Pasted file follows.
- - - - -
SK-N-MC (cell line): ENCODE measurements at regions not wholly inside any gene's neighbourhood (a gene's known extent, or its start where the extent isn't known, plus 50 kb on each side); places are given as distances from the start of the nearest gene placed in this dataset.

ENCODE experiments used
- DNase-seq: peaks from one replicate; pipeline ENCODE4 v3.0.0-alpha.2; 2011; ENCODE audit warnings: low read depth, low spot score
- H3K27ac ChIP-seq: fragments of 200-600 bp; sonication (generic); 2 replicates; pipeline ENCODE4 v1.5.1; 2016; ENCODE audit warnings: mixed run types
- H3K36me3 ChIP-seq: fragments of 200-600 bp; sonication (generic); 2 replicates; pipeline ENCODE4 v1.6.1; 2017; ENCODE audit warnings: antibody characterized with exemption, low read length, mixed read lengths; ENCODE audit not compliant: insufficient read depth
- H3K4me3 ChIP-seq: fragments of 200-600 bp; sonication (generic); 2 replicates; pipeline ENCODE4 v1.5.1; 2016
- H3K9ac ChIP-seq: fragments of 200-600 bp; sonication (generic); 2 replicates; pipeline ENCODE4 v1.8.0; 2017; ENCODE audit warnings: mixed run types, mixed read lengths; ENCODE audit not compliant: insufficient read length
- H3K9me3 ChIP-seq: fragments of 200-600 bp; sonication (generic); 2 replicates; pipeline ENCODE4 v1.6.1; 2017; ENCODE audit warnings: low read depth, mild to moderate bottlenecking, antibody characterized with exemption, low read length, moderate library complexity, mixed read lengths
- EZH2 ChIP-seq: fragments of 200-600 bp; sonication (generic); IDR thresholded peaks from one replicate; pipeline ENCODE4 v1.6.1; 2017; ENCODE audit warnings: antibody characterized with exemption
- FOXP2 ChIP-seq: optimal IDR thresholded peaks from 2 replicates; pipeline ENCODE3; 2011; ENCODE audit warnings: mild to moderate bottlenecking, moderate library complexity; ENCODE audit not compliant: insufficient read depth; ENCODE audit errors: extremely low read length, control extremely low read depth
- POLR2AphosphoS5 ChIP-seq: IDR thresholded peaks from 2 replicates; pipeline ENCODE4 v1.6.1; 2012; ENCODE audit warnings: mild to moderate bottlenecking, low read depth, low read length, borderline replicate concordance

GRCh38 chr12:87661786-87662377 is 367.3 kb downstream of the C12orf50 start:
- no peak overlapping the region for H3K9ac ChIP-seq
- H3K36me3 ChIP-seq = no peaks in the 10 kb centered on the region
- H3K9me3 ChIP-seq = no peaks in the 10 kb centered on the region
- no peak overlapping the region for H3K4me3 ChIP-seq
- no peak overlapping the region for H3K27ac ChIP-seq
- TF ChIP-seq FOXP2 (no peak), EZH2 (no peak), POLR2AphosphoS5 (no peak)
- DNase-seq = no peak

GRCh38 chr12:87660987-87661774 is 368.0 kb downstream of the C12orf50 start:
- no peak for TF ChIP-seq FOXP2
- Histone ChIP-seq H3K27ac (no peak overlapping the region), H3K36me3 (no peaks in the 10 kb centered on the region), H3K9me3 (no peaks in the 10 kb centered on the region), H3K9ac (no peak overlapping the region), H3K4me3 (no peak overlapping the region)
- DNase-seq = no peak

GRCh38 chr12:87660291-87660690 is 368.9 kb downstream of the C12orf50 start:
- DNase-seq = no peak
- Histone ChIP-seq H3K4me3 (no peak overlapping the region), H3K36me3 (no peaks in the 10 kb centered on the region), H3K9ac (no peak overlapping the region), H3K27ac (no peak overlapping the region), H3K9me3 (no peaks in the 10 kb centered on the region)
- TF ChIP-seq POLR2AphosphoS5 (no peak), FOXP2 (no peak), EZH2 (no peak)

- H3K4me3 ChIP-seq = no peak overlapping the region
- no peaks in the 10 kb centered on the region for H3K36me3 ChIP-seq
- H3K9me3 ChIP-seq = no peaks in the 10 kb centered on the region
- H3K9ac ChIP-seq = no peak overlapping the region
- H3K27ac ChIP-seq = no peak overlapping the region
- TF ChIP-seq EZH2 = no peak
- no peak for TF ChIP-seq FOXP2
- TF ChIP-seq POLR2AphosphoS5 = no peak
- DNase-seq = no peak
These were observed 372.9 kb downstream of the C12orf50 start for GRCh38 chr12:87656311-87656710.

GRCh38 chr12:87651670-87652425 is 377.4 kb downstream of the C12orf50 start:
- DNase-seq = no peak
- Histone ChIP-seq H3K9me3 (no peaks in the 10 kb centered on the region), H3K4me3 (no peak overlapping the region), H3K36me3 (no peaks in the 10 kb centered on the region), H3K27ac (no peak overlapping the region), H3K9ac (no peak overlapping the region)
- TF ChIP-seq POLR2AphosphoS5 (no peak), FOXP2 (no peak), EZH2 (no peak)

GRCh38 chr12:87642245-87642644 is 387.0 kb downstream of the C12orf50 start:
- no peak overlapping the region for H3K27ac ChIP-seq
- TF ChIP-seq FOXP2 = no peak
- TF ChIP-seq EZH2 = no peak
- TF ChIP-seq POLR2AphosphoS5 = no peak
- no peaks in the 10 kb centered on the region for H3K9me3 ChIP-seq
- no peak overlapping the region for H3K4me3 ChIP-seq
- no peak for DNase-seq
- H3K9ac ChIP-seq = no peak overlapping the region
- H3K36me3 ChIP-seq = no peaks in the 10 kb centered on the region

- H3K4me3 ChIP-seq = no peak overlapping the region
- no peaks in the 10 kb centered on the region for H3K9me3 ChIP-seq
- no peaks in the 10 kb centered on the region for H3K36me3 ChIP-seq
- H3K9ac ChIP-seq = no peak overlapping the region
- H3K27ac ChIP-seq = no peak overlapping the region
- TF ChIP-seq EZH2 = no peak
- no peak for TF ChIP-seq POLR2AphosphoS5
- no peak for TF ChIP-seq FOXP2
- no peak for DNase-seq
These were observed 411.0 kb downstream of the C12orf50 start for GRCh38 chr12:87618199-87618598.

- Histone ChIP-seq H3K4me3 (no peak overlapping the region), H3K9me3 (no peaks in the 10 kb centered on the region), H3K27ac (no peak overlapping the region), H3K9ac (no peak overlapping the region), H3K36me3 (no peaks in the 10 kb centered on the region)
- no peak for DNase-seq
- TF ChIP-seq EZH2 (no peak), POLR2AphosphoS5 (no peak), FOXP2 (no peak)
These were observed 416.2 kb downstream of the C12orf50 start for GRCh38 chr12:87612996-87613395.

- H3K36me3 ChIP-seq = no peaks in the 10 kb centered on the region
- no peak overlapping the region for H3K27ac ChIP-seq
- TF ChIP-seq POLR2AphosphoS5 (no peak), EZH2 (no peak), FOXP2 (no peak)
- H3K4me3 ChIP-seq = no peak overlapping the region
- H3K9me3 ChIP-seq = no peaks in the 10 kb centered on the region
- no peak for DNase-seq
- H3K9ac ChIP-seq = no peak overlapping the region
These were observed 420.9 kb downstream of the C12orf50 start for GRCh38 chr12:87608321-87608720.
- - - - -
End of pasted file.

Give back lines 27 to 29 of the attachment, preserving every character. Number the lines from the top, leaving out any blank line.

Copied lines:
- TF ChIP-seq POLR2AphosphoS5 (no peak), FOXP2 (no peak), EZH2 (no peak)

- H3K4me3 ChIP-seq = no peak overlapping the region
- no peaks in the 10 kb centered on the region for H3K36me3 ChIP-seq